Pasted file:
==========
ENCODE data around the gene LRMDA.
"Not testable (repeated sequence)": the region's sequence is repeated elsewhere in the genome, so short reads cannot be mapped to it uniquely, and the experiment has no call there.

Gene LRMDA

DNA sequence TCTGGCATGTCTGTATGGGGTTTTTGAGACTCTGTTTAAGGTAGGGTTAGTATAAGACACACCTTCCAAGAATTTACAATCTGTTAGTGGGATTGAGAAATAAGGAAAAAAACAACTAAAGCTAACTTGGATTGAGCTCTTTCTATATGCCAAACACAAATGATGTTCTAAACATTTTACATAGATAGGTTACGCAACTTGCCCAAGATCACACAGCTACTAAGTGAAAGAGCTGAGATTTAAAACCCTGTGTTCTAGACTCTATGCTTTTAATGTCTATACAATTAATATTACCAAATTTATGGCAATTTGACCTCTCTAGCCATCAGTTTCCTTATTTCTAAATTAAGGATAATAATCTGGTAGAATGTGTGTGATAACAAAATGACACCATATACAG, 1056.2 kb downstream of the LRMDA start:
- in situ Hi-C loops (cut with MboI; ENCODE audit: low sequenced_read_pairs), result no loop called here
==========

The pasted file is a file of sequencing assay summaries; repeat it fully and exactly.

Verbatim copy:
ENCODE data around the gene LRMDA.
"Not testable (repeated sequence)": the region's sequence is repeated elsewhere in the genome, so short reads cannot be mapped to it uniquely, and the experiment has no call there.

Gene LRMDA

DNA sequence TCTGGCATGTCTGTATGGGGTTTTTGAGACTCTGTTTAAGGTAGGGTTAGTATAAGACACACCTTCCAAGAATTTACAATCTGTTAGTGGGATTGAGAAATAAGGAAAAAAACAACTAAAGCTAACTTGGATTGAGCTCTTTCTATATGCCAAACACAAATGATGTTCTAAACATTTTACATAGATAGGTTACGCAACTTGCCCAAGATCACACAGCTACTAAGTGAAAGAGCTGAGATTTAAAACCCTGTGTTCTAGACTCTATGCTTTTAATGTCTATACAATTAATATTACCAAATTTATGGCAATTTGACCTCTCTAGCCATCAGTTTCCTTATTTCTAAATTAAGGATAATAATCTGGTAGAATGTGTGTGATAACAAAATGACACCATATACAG, 1056.2 kb downstream of the LRMDA start:
- in situ Hi-C loops (cut with MboI; ENCODE audit: low sequenced_read_pairs), result no loop called here